Recurrent infectious crystalline keratopathy caused by different organisms in two successive corneal grafts in the same patient.
      Susceptibility testing suggested that the isolated Candida pararugosa in our patient was sensitive to both voriconazole and amphotericin B. Interestingly, sensitivity analysis of different Candida species isolated from corneal scrape samples, suggested superiority of amphotericin B,
      • Spierer O
      • Dugar J
      • Miller D
      • O'Brien TP
      Comparative antifungal susceptibility analysis of Candida albicans versus non-albicans Candida corneal isolates.
      consistent with previous case reports demonstrating its beneficial intrastromal application.
      • Garcia-Valenzuela E
      • Song CD.
      Intracorneal injection of amphothericin B for recurrent fungal keratitis and endophthalmitis.
      ,
      • Deswal J
      • Arya SK.
      Intracorneal amphotericin B injection in a case of indolent candidal keratitis.
      Determining susceptibility or resistance relies on identifying the lowest drug concentration required to suppress growth of a specific isolate in the laboratory and comparing this minimum inhibitory concentration (MIC) with the “breakpoint” MIC separating sensitive and resistant strains.
      • Levison ME
      • Levison JH.
      Pharmacokinetics and pharmacodynamics of antibacterial agents.
      It is essential to note that breakpoint MIC corresponds to drug concentration in serum following systemic administration;
      • Levison ME
      • Levison JH.
      Pharmacokinetics and pharmacodynamics of antibacterial agents.
      therefore, caution is needed when correlating with anticipated therapeutic outcomes of drop instillation or intrastromal injection in the context of infectious keratitis.
      • Kaye S.
      Microbial keratitis and the selection of topical antimicrobials.
      Finally, Candida pararugosa is a rare species and assessing its susceptibility to antifungal agents depends on comparisons with clinical breakpoints established for Candida albicans,
      • Borman AM
      • Muller J
      • Walsh-Quantick J
      • et al.
      MIC distributions for amphotericin B, fluconazole, itraconazole, voriconazole, flucytosine and anidulafungin and 35 uncommon pathogenic yeast species from the UK determined using the CLSI broth microdilution method.
      further emphasizing the need for cautious interpretation of sensitivity testing.
      In summary, we have presented a case of ICK associated with Candida pararugosa. To our knowledge, this pathogen has not been previously reported to cause keratitis. Despite this novel association, poor efficiency of microbiological sampling and inadequate response to topical antibiotic and antifungal agents in our report, both recapitulate recurring themes in managing most cases of ICK. Although clinical diagnosis is usually straightforward on the basis of observing the typical stromal branching opacities, variable clinical presentations of ICK with or without an epithelial defect have been reported in the literature.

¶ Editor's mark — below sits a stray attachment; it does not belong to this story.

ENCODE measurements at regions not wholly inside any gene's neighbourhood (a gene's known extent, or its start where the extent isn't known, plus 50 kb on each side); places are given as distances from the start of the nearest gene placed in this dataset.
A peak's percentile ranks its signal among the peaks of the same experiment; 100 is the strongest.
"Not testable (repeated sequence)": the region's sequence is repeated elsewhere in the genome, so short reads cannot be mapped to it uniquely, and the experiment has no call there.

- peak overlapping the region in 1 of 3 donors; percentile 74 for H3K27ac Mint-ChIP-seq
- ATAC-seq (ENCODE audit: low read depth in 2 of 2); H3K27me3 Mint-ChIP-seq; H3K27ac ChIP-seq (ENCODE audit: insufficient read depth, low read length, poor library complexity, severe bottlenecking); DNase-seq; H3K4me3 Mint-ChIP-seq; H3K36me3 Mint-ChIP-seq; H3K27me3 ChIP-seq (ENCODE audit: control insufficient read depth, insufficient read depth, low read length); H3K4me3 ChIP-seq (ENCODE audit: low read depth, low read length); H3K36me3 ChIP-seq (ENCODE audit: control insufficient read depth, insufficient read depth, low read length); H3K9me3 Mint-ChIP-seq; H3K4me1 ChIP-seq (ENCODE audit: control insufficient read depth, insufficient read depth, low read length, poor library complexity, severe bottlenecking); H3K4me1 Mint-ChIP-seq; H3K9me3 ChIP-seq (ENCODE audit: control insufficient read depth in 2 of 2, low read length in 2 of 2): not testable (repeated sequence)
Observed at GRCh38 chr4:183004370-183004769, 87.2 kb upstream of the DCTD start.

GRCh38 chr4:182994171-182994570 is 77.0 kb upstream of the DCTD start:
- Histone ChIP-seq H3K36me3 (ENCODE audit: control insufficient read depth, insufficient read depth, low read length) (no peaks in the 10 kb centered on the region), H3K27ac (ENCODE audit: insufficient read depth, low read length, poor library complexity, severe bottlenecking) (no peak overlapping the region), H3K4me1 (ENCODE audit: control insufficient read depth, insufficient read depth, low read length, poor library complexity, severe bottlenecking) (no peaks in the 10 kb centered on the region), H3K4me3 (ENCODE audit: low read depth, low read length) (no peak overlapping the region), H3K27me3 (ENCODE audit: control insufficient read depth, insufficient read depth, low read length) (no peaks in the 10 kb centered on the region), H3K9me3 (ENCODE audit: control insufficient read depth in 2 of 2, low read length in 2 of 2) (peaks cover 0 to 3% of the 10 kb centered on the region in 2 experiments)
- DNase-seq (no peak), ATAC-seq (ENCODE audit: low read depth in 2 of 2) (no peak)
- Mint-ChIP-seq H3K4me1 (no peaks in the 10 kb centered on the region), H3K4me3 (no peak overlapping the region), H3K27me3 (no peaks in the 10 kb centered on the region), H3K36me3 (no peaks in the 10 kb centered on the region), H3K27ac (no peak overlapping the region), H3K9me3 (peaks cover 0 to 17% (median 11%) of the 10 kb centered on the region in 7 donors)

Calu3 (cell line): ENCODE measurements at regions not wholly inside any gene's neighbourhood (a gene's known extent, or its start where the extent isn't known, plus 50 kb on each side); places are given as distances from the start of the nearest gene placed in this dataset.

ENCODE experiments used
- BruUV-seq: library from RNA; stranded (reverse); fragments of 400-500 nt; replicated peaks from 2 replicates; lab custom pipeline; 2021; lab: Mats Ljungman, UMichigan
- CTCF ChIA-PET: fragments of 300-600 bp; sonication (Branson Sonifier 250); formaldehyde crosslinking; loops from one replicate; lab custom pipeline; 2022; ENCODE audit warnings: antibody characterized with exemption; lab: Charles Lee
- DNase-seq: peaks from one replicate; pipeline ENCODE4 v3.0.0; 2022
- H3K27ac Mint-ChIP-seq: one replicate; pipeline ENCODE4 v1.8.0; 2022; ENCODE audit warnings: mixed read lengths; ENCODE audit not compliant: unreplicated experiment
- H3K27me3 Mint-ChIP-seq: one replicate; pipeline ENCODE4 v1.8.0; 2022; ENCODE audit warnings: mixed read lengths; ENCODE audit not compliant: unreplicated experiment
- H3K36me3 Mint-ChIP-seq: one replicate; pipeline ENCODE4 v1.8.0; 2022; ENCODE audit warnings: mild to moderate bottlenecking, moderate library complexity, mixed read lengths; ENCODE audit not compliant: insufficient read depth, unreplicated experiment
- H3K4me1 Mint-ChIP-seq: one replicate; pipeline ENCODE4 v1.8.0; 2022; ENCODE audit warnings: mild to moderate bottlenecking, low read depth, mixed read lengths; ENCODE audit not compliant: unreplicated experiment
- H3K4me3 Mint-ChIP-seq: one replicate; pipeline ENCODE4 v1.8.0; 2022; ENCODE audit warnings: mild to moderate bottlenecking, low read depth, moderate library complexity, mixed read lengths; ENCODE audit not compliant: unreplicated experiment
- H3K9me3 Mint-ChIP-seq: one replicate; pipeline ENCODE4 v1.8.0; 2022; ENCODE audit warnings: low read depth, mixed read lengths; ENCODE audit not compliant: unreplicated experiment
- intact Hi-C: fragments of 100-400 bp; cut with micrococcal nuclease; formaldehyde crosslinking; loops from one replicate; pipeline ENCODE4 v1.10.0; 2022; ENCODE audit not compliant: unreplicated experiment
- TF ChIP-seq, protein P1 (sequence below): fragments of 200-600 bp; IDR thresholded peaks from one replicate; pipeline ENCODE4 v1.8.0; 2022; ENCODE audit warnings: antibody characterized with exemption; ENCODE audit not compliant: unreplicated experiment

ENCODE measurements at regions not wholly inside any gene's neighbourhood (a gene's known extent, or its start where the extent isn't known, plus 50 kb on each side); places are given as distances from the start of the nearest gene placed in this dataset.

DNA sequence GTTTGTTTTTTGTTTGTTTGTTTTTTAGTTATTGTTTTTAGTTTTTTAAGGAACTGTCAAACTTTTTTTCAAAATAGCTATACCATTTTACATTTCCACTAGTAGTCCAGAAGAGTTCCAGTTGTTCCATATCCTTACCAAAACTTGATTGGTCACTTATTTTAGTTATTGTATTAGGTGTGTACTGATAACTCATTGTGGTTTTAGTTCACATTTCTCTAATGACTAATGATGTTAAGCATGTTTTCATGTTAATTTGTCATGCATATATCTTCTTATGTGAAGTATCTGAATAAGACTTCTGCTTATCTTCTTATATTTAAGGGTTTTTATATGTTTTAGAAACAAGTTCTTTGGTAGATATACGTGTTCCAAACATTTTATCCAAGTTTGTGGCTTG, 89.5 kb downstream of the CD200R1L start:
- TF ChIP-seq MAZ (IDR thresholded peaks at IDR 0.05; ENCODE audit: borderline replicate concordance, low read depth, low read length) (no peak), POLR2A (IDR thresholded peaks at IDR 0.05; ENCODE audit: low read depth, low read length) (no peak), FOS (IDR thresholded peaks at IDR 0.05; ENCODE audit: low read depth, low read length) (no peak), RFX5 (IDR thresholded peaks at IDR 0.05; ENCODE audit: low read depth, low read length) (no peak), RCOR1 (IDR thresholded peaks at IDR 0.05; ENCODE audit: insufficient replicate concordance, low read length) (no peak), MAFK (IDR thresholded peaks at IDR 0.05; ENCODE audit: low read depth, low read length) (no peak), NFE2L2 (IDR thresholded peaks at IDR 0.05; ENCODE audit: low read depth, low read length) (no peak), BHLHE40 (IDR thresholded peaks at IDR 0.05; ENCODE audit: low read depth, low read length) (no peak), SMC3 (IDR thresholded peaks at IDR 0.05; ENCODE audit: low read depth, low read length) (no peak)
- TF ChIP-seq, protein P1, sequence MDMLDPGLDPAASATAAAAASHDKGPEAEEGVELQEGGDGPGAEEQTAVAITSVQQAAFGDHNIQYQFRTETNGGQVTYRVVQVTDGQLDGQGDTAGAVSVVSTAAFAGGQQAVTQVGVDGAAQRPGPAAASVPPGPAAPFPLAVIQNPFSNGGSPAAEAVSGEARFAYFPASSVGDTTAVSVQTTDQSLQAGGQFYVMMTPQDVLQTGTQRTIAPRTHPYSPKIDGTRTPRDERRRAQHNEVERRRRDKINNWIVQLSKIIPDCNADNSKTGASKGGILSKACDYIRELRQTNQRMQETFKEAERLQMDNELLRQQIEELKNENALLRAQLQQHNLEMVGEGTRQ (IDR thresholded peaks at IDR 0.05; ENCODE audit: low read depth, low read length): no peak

• Gorovoy MS
      • Stern GA
      • Hood CI
      • Allen C.
      Intrastromal noninflammatory bacterial colonization of a corneal graft.
      ,
      • Meisler DM
      • Langston RHS
      • Naab TJ
      • Aaby AA
      • McMahon JT
      • Tubbs RR.
      Infectious crystalline keratopathy.
      ,
      • James CB
      • McDonnell PJ
      • Falcon MG.
      Infectious crystalline keratopathy.
      Breach of the epithelial barrier (such as that occurring during corneal suturing) is necessary for access of causative microorganisms into the corneal stroma, nevertheless the presence or absence of an epithelial defect cannot reliably predict the identity of the underlying causative infectious agent(s). As their isolation can be burdensome, appropriate treatment can also be extremely challenging. Steroid withdrawal and topical broad-spectrum antibiotics are reasonable initial steps; however, in cases occurring within corneal grafts, it is essential to first differentiate between ICK and transplant rejection. Refractory cases may subsequently require intrastromal antimicrobial or antifungal agents, keratectomy, or repeat keratoplasty.
      • Gorovoy MS
      • Stern GA
      • Hood CI
      • Allen C.
      Intrastromal noninflammatory bacterial colonization of a corneal graft.
      • Meisler DM
      • Langston RHS
      • Naab TJ
      • Aaby AA
      • McMahon JT
      • Tubbs RR.
      Infectious crystalline keratopathy.
      • Porter AJ
      • Lee GA
      • Jun AS.
      Infectious crystalline keratopathy.

      Footnotes and Disclosure

      The authors have no proprietary or commercial interest in any materials discussed in this article.

      Acknowledgement

      We would like to thank Dr. Elizabeth Johnson (Public Health England Mycology Reference Laboratory, Bristol, UK) for her assistance in interpreting the sensitivity of Candida pararugosa to voriconazole.

      Appendix. Supplementary materials